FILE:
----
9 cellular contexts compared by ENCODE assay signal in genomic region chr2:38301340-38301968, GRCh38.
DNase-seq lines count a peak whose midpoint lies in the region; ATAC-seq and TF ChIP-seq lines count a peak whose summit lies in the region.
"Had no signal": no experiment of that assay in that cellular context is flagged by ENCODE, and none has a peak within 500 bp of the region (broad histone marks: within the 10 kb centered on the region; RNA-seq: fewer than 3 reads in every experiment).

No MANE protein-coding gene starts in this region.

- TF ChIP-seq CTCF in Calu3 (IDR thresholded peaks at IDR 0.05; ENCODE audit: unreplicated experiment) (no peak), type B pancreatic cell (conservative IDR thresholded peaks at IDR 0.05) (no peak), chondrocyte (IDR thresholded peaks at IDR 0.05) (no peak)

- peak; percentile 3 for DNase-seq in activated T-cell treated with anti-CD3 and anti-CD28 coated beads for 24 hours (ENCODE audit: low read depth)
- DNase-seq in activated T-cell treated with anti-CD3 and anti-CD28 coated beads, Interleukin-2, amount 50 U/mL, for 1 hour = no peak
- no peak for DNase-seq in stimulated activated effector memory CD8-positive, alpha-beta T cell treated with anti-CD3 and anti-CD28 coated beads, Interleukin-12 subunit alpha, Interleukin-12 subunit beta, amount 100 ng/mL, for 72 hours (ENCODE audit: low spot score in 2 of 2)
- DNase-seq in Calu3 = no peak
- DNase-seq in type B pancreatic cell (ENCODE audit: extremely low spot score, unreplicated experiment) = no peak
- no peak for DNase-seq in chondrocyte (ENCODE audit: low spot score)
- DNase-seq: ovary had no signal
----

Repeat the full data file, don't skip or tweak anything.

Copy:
9 cellular contexts compared by ENCODE assay signal in genomic region chr2:38301340-38301968, GRCh38.
DNase-seq lines count a peak whose midpoint lies in the region; ATAC-seq and TF ChIP-seq lines count a peak whose summit lies in the region.
"Had no signal": no experiment of that assay in that cellular context is flagged by ENCODE, and none has a peak within 500 bp of the region (broad histone marks: within the 10 kb centered on the region; RNA-seq: fewer than 3 reads in every experiment).

No MANE protein-coding gene starts in this region.

- TF ChIP-seq CTCF in Calu3 (IDR thresholded peaks at IDR 0.05; ENCODE audit: unreplicated experiment) (no peak), type B pancreatic cell (conservative IDR thresholded peaks at IDR 0.05) (no peak), chondrocyte (IDR thresholded peaks at IDR 0.05) (no peak)

- peak; percentile 3 for DNase-seq in activated T-cell treated with anti-CD3 and anti-CD28 coated beads for 24 hours (ENCODE audit: low read depth)
- DNase-seq in activated T-cell treated with anti-CD3 and anti-CD28 coated beads, Interleukin-2, amount 50 U/mL, for 1 hour = no peak
- no peak for DNase-seq in stimulated activated effector memory CD8-positive, alpha-beta T cell treated with anti-CD3 and anti-CD28 coated beads, Interleukin-12 subunit alpha, Interleukin-12 subunit beta, amount 100 ng/mL, for 72 hours (ENCODE audit: low spot score in 2 of 2)
- DNase-seq in Calu3 = no peak
- DNase-seq in type B pancreatic cell (ENCODE audit: extremely low spot score, unreplicated experiment) = no peak
- no peak for DNase-seq in chondrocyte (ENCODE audit: low spot score)
- DNase-seq: ovary had no signal